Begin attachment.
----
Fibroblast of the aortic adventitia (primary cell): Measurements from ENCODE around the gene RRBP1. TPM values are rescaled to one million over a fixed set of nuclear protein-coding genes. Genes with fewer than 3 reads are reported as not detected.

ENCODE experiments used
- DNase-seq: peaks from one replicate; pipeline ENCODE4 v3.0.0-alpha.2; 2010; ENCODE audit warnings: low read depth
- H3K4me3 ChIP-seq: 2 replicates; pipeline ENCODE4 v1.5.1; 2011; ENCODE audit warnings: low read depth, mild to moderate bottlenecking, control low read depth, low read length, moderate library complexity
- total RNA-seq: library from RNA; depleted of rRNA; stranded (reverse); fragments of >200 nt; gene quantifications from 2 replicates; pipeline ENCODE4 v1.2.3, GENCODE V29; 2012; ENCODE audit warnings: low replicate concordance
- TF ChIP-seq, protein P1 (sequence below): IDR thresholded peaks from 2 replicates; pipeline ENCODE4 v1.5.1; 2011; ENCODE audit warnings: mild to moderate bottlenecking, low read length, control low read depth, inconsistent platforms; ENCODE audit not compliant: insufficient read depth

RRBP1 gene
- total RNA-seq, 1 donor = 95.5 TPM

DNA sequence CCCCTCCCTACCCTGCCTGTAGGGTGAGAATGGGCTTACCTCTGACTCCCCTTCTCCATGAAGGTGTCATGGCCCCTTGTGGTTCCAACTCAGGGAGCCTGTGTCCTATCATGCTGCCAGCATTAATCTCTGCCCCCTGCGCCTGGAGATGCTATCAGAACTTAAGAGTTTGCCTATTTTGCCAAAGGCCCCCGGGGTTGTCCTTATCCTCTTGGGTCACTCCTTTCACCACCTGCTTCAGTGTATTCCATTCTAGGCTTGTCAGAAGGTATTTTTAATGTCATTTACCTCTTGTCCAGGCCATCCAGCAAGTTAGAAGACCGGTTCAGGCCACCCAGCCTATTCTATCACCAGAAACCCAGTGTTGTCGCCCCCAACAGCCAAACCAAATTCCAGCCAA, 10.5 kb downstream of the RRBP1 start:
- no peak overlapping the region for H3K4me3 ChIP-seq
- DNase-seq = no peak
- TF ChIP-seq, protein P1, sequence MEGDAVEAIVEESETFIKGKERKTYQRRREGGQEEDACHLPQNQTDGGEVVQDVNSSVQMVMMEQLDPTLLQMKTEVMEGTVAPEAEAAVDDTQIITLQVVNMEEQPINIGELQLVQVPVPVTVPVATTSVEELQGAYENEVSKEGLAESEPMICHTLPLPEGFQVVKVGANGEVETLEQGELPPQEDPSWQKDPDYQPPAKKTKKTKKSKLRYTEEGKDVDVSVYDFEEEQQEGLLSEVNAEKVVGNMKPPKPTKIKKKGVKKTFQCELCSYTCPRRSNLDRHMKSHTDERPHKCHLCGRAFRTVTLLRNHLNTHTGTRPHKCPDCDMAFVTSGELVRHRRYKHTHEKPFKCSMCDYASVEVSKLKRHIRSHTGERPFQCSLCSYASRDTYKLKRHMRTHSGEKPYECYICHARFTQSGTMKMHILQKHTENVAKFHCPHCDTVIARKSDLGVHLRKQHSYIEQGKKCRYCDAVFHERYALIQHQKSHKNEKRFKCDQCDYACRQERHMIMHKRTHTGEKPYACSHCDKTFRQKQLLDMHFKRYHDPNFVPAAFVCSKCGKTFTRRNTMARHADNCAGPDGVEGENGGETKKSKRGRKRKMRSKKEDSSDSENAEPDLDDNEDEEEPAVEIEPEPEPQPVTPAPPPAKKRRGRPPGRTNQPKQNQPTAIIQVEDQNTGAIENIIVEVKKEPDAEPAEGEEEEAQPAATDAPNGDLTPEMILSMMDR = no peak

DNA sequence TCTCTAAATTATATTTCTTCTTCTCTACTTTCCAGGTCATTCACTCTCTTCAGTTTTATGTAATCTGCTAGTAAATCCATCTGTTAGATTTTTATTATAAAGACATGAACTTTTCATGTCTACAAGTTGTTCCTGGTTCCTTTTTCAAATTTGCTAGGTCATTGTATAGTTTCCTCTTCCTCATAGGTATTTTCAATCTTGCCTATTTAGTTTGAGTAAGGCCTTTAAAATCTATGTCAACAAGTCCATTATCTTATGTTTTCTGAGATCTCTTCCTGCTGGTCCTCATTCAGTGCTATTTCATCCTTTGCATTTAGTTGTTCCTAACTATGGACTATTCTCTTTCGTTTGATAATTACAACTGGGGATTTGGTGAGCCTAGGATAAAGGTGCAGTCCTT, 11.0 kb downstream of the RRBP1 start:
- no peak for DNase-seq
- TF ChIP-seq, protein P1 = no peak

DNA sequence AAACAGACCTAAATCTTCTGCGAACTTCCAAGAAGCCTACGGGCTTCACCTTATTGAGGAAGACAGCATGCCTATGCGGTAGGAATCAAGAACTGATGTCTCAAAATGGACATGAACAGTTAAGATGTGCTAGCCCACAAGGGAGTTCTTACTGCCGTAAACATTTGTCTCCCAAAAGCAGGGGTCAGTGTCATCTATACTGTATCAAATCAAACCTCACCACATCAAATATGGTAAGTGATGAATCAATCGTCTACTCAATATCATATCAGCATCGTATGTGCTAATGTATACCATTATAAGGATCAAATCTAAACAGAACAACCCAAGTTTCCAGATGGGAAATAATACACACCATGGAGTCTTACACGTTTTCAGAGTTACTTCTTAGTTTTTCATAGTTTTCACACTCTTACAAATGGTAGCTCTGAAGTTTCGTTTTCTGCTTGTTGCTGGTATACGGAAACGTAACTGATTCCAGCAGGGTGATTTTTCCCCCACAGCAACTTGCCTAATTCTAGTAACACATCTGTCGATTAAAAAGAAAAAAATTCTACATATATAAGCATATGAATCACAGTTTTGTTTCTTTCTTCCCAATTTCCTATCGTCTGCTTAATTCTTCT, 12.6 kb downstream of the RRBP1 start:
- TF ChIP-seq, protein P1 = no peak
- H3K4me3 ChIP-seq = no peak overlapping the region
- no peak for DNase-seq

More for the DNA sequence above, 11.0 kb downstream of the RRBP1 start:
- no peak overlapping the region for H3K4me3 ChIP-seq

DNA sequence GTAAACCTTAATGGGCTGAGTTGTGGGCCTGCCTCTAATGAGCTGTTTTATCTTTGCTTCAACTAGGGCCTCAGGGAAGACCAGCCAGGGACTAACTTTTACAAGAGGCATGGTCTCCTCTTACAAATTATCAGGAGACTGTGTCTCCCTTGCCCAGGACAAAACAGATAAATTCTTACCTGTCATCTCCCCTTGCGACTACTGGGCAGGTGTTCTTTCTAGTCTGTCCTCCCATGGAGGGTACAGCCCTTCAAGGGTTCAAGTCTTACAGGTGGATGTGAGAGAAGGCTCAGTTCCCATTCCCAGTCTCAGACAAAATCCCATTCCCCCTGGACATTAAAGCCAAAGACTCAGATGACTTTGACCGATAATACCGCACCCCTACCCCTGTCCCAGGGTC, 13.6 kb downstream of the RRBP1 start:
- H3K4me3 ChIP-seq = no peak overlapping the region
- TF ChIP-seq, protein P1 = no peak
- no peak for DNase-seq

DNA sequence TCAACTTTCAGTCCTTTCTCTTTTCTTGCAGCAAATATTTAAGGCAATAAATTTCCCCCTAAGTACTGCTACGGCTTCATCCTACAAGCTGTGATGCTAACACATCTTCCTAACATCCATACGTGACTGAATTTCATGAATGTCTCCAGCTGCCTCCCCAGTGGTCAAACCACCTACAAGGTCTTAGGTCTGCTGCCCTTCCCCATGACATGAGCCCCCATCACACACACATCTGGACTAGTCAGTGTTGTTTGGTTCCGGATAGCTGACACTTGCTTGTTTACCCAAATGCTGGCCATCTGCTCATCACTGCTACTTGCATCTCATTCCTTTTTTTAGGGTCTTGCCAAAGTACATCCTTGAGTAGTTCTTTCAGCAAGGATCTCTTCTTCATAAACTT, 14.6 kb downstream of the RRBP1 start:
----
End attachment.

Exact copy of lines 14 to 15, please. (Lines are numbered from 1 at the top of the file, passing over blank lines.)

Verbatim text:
- no peak for DNase-seq
- TF ChIP-seq, protein P1 = no peak